Type of Spanish: From Spain. Even though it's set in the 1920s, the language on this show is quite contemporary, but at the same time devoid of slang. It's your best bet if you want to opt for a standard language that still has lots of peninsular character.
Good for: Soap opera fans who like their melodrama served with equal parts romance, sex and glamour. Come for the cloche hats, short bobs, flapper dresses and oxford pumps. Stay for the feminism and finding out whether Alba (Blanca Suárez) chooses Carlos (Martiño Rivas) or Francisco (Yon González).
Buenos Aires designer Edha (Juana Viale) is presenting her new collection while her dad (and professional partner) tries to find money to keep the business afloat. There's also a storyline involving the city sweatshops where most of the clothes for the big Argentinian labels are produced. And a romantic interest in the form of a trickster turned muse.
Type of Spanish: Argentinian from Buenos Aires, or the kind of Spanish porteños speak.
Good for: Unconventional students aiming for uniqueness. You'll discover a "chongo" is a lover and will learn to appreciate all the poetry involved in a sentence like "Te cayó como el orto la comida" (which you could roughly translate as "the meal didn't agree with you" but that doesn't do it justice, really). Also, you'll get to see the real clothing lines of Argentinian designers like Jessica Trosman and Martín Churba.
In case you want extra credit: You might want to start a glossary with all the highly specific, unique names Argentinians use for different types of garments: you know, "pollera" for skirt, "tacos" for heels, "ojotas" for sandals, "bucito" for sweatshirt...
If a whole show in Spanish feels like too much, this could be the perfect choice since about half of it's in English. It tells the story of the real Colombian drug trafficker Pablo Escobar (Wagner Moura) and the many efforts from a couple of DEA agents to capture him during the '80s and early '90s. The show perfectly intertwines Spanish and English in the way the real characters must have used both languages.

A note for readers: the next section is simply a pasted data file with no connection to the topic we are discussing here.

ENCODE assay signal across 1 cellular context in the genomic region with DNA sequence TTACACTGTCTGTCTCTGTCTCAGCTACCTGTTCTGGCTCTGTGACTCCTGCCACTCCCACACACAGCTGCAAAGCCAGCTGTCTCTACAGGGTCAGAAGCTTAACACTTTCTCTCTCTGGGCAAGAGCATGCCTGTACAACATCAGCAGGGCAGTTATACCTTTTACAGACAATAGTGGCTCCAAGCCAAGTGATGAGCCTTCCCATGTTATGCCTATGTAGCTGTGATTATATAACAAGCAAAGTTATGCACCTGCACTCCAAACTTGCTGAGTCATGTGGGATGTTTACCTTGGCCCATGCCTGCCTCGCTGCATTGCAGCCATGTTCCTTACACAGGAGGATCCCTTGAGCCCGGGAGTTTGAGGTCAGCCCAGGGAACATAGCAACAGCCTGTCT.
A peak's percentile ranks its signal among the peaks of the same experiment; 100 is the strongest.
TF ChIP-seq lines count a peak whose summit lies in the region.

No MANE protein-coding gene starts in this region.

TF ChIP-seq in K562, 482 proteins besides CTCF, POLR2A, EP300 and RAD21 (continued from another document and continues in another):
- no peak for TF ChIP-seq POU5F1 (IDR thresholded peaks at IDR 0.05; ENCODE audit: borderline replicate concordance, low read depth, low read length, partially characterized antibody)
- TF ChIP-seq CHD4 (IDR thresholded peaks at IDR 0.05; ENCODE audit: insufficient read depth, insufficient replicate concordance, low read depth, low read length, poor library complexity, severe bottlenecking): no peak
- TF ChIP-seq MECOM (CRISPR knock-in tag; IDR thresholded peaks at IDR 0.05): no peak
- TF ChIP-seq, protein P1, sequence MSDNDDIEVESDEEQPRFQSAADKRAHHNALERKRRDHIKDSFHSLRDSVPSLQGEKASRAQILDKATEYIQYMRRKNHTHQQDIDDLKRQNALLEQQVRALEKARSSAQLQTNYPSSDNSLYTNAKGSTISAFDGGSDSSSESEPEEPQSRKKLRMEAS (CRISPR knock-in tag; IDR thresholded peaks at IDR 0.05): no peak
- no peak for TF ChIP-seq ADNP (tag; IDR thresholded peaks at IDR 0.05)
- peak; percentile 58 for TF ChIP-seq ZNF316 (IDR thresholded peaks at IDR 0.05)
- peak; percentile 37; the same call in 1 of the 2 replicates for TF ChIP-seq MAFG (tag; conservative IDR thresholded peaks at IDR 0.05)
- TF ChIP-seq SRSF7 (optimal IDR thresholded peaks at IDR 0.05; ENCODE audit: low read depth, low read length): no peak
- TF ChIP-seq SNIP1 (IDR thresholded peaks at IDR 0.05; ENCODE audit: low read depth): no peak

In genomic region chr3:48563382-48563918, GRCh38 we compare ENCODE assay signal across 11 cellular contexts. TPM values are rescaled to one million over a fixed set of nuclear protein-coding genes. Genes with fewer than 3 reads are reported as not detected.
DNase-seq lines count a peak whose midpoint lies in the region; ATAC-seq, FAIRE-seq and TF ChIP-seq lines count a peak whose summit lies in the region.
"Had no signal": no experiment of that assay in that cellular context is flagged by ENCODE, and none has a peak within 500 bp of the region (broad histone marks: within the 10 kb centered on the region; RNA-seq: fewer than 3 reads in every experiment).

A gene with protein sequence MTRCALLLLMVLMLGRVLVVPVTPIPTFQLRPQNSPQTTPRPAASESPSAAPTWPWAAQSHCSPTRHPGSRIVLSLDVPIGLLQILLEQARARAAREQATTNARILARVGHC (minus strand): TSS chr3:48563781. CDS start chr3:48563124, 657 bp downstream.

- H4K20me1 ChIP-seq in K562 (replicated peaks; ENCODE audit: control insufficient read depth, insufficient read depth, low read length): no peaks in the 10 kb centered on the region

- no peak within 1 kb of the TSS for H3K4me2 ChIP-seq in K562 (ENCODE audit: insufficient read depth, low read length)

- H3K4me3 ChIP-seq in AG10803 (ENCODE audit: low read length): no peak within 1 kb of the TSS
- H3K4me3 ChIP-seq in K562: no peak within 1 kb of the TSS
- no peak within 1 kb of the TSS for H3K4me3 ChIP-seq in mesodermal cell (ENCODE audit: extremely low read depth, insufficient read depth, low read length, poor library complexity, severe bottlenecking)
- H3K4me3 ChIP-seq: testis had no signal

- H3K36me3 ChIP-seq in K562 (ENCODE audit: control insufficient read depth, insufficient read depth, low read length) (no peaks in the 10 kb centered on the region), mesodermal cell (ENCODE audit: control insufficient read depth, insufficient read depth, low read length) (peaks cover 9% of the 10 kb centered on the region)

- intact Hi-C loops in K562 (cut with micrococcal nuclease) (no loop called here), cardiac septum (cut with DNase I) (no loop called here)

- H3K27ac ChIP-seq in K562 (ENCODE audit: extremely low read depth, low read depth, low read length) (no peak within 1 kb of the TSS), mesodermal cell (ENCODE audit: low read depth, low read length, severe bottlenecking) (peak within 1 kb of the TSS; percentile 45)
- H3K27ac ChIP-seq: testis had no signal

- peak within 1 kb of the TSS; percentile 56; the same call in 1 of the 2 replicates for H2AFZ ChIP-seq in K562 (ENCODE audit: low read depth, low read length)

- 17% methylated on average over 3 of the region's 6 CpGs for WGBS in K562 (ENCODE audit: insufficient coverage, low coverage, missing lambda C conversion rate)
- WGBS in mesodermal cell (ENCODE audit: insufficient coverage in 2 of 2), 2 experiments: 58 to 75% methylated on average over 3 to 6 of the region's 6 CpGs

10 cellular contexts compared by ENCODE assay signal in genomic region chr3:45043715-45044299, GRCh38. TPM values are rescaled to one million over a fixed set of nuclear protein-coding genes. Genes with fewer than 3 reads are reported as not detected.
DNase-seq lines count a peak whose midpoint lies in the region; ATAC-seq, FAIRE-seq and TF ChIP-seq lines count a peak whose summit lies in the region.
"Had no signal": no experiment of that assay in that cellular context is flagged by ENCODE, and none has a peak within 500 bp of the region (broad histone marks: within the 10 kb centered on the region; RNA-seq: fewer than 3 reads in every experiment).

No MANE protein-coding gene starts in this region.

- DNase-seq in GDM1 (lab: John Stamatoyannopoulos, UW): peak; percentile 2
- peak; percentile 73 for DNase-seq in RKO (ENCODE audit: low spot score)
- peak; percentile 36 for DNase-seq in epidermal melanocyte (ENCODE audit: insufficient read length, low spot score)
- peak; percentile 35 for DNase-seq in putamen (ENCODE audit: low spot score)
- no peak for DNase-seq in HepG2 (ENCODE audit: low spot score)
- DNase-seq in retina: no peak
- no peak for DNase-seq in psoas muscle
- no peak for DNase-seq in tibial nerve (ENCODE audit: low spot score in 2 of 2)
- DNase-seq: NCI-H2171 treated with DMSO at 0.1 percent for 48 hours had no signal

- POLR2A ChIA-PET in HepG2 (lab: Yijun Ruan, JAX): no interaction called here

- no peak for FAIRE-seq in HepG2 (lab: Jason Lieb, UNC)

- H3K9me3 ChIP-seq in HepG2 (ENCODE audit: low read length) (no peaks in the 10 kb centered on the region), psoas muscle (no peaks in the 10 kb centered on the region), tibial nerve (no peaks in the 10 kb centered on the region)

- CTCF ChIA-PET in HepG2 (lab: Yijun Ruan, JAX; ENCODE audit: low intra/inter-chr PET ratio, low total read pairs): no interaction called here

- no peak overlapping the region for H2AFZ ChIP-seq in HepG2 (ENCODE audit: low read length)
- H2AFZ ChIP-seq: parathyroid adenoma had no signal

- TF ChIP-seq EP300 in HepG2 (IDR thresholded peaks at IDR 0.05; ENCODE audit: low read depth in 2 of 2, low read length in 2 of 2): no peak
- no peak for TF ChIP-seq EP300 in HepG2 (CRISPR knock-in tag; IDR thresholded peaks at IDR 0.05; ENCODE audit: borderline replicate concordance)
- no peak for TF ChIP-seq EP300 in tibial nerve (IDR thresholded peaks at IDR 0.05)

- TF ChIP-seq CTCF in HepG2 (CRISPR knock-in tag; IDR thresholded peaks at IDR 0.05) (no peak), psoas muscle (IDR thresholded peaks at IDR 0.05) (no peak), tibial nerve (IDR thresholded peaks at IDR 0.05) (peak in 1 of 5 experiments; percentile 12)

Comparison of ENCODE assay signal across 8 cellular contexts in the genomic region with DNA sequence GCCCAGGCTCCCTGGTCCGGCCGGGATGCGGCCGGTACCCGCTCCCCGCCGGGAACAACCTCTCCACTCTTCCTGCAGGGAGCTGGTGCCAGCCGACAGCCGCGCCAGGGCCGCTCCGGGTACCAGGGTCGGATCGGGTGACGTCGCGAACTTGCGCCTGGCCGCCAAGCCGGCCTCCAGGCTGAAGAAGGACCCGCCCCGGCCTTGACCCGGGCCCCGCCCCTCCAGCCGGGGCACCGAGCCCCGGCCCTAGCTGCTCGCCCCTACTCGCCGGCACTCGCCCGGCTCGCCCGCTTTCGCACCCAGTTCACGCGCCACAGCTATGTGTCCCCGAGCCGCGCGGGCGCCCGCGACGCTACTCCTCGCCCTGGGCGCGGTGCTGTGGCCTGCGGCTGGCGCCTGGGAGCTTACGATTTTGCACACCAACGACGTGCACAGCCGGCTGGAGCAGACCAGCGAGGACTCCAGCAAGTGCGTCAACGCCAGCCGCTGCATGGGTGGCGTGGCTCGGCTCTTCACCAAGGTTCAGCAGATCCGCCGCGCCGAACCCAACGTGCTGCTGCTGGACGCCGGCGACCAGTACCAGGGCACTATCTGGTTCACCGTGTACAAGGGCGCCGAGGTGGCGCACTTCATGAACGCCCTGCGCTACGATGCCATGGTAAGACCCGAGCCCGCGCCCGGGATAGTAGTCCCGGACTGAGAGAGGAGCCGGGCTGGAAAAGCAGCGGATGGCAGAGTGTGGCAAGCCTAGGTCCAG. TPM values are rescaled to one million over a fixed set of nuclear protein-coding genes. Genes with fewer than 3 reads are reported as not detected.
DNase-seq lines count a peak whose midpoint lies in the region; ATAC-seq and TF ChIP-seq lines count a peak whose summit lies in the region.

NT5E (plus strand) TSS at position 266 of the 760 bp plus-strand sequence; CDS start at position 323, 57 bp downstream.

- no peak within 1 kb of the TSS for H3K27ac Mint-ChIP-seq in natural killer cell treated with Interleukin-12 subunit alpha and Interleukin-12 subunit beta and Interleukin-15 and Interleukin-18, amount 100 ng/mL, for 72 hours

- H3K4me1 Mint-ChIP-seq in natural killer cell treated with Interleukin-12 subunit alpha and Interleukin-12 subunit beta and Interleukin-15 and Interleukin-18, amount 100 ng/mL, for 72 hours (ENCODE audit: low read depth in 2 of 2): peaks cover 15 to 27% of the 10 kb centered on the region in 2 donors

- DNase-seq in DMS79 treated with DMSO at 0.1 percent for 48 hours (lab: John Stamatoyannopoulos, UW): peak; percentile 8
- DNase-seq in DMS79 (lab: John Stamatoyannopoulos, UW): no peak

Type of Spanish: Spanish from Medellin or paisa.
Good for: Even native Spanish speakers can learn a lot from Narcos. Me and my whole family of Northern Spaniards were exposed to a bunch of colorful bad words we hadn't heard before. There's nothing like an Escobar cursing session to appreciate Narcos in its entirety.
In case you want extra credit: This show was developed by Brazilian filmmaker José Padilha, and Moura, who plays the lead and is also Brazilian. Moura is a magnetic actor who does a great job as Pablo Escobar, but he didn't speak Spanish before portraying the character. You might want to try and identify certain Portuguese notes in Moura's Spanish, especially during Narcos' first season.
Orange is the New Black
Yes, this show is mainly in English. But some of the ladies at Litchfield Penitentiary are native Spanish speakers, and their conversations in that language tend to be even sharper and funnier than when they speak English.
Type of Spanish: Difficult to pinpoint, but most of the Spanish-speakers in OITNB are supposed to be of Dominican descent.
Good for: Witnessing bilingualism at its best, with some characters going back and forth between English and Spanish and using both almost randomly in a very organic, conversational way.
In case you want extra credit: Look for those kinky phone conversations between Blanca and Diablo. Blanca (Laura Gómez) is as good at phone sex as Pablo Escobar is at cursing.